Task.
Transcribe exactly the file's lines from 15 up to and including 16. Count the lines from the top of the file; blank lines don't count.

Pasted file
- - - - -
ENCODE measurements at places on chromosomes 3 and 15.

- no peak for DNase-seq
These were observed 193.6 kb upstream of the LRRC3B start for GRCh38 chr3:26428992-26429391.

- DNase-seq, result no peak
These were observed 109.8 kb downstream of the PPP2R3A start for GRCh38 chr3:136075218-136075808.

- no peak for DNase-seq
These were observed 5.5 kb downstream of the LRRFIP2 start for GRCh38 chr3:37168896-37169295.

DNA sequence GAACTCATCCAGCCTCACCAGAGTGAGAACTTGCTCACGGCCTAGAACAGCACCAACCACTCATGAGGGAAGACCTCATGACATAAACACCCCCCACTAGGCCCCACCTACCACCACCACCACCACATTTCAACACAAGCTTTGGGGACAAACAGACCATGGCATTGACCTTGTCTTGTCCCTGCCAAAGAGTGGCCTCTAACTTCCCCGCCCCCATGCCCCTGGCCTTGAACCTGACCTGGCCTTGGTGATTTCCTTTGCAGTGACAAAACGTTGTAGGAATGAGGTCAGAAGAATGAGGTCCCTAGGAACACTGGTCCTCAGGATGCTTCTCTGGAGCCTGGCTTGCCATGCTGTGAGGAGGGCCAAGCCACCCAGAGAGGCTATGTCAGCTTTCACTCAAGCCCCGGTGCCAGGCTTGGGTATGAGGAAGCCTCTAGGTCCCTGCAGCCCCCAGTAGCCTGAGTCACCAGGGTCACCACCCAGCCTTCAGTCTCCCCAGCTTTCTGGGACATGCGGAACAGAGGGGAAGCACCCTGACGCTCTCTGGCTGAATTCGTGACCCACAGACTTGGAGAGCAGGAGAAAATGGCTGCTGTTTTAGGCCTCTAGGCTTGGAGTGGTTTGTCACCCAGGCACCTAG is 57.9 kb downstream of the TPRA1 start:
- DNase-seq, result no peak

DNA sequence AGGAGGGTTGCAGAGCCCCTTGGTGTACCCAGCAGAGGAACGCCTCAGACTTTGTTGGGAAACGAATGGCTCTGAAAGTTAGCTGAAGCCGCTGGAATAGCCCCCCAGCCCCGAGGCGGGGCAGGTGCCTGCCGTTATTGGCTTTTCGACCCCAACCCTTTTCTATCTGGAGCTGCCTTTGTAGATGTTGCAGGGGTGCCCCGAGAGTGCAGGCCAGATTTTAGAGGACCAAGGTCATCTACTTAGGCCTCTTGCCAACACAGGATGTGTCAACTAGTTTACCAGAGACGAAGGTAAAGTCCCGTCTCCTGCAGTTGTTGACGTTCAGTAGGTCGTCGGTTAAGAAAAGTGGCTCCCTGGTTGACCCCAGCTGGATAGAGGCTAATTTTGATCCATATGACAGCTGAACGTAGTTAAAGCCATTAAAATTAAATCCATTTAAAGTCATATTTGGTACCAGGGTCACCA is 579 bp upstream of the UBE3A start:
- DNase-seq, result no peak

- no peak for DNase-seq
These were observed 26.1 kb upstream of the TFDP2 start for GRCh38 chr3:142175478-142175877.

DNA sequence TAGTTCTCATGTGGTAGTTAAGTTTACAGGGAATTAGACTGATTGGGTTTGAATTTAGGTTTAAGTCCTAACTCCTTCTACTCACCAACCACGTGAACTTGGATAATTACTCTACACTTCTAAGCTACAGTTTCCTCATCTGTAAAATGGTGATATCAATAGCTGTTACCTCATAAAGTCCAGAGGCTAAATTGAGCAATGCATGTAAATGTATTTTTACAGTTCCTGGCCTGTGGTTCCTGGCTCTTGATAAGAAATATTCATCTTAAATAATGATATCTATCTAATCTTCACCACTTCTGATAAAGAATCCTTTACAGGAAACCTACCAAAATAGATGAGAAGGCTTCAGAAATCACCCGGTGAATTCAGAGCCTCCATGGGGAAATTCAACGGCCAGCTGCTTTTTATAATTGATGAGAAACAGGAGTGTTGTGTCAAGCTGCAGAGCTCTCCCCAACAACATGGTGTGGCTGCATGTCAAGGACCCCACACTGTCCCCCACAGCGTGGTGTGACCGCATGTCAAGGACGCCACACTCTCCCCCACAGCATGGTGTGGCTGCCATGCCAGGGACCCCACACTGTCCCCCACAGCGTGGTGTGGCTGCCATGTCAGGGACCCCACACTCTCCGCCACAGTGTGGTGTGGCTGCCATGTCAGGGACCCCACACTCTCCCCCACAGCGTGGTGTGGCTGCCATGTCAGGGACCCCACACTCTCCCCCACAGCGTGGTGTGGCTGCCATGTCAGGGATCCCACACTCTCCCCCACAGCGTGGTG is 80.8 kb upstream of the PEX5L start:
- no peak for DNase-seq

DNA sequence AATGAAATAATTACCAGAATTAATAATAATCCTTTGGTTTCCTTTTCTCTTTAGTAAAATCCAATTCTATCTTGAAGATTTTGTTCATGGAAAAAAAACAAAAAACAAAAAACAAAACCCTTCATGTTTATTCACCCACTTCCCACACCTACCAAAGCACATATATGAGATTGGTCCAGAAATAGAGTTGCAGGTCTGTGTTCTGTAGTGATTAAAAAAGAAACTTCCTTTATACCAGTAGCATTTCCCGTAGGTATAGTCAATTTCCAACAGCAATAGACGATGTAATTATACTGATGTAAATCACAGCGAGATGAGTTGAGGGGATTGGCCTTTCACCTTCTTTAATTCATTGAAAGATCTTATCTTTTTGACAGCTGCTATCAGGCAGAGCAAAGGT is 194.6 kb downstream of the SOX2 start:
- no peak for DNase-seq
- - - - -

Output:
- no peak for DNase-seq

DNA sequence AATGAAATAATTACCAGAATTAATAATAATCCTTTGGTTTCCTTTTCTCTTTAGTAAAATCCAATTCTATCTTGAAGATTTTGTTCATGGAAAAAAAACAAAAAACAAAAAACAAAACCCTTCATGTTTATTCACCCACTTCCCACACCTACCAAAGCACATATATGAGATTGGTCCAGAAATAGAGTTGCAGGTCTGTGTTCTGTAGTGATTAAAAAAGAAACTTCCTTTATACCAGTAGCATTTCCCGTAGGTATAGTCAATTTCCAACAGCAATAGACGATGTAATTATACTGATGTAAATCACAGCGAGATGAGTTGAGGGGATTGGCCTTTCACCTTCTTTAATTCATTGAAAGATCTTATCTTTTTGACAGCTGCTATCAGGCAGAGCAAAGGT is 194.6 kb downstream of the SOX2 start: